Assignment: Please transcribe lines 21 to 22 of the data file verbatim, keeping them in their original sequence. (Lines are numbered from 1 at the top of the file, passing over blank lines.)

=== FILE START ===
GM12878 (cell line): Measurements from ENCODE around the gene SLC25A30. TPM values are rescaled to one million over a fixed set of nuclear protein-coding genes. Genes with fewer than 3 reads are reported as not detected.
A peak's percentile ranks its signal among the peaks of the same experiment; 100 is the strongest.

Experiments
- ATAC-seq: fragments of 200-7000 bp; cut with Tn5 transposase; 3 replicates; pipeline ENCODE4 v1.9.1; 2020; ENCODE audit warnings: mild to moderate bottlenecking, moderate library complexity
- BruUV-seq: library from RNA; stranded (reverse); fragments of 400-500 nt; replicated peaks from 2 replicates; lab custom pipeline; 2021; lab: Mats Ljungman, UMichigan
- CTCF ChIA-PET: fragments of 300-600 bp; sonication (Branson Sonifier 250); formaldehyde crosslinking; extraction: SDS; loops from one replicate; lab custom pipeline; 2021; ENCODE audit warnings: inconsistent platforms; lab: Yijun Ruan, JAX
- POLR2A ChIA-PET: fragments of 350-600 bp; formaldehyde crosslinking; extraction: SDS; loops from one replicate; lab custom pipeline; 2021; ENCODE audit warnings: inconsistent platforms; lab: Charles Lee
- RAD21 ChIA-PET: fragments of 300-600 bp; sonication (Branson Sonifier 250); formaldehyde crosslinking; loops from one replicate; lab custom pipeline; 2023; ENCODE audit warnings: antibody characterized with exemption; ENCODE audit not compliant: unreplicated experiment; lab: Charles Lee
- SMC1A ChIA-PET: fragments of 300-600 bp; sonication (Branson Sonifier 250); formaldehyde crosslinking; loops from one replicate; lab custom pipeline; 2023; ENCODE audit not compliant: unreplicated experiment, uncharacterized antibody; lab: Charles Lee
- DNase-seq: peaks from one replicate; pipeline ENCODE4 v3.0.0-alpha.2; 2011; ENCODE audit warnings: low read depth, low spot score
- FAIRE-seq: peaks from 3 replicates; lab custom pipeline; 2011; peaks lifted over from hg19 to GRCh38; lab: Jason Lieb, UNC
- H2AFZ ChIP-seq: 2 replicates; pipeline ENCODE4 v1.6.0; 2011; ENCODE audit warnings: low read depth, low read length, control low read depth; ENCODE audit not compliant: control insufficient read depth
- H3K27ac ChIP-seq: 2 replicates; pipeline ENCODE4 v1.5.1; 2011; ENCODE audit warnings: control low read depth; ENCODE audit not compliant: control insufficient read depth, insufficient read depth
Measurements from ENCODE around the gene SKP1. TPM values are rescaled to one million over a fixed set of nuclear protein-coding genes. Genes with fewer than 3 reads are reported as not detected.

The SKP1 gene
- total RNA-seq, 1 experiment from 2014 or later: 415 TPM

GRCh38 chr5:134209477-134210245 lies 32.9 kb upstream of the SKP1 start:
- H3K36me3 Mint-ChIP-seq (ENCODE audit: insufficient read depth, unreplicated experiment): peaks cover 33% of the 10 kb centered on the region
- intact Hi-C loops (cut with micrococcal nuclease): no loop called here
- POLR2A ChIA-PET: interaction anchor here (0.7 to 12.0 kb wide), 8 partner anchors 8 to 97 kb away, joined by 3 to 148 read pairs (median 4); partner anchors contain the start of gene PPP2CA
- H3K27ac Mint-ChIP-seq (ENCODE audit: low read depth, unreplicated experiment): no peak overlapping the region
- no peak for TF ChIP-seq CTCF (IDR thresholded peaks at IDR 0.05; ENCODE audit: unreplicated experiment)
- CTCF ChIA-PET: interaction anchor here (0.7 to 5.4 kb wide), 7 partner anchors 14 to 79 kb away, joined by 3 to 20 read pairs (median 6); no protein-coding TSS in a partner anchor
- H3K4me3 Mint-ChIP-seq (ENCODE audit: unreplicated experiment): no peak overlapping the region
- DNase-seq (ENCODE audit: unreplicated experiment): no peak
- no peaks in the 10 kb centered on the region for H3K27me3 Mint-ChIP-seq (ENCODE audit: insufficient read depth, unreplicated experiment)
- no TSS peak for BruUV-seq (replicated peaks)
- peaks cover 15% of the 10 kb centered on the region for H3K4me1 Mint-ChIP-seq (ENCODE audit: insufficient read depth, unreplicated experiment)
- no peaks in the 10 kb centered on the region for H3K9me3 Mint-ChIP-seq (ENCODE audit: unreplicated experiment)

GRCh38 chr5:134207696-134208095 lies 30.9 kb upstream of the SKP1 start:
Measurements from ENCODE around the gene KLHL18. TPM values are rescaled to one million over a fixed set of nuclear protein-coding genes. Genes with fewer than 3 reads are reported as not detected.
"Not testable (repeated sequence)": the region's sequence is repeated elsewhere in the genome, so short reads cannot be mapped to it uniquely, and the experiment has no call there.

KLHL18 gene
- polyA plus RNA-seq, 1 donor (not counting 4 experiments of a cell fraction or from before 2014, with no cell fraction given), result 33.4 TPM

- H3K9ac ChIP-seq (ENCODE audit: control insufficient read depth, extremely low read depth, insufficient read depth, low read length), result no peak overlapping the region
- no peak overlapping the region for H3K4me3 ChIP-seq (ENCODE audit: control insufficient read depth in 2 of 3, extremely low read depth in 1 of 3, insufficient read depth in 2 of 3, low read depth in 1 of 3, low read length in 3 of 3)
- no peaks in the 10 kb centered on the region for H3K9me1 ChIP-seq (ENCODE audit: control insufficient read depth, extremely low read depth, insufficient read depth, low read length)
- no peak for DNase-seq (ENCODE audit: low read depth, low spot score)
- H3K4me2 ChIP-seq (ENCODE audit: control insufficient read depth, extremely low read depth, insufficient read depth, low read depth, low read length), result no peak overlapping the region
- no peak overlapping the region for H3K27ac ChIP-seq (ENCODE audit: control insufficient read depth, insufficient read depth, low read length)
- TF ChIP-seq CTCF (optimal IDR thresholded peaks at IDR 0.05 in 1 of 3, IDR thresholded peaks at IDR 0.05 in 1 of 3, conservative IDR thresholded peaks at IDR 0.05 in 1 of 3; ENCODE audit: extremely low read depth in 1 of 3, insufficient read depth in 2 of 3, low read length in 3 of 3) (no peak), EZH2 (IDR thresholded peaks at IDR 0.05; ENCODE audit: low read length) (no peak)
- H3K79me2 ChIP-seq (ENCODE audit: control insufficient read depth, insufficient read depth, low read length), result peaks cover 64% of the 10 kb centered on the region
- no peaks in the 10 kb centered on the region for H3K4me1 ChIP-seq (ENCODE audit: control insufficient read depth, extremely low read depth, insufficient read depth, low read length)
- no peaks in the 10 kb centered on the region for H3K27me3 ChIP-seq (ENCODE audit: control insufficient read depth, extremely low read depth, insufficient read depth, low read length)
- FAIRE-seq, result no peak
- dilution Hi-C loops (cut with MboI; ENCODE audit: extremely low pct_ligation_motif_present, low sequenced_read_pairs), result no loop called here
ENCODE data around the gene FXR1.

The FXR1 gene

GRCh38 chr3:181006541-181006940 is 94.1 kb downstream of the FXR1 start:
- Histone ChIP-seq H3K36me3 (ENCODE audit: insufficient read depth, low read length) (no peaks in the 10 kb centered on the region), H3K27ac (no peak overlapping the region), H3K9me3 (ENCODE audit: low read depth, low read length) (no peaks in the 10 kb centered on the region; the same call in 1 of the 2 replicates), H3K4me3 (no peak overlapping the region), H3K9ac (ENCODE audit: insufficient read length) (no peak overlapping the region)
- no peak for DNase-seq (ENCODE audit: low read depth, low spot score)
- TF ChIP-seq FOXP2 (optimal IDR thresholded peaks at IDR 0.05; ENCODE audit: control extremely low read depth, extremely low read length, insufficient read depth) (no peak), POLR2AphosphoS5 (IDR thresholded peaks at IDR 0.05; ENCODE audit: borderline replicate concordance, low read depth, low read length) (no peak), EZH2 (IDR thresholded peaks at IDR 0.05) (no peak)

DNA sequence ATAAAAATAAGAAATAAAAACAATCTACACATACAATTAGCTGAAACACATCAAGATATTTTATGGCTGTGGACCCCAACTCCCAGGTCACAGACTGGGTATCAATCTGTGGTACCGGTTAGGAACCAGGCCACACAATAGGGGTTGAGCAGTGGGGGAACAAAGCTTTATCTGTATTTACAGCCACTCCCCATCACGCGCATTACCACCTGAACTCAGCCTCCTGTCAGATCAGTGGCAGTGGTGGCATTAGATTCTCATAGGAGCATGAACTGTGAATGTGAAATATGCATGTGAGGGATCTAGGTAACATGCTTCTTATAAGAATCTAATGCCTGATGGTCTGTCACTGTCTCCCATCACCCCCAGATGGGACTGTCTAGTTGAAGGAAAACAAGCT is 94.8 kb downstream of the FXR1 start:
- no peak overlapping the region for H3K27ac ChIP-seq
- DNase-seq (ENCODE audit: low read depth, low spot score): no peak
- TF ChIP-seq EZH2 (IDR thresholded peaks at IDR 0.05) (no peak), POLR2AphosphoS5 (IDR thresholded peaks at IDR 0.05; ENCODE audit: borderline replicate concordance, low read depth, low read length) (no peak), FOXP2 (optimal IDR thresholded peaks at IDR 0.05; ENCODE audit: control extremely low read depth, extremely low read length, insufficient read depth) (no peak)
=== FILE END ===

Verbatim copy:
- H3K27ac Mint-ChIP-seq (ENCODE audit: low read depth, unreplicated experiment): no peak overlapping the region
- no peak for TF ChIP-seq CTCF (IDR thresholded peaks at IDR 0.05; ENCODE audit: unreplicated experiment)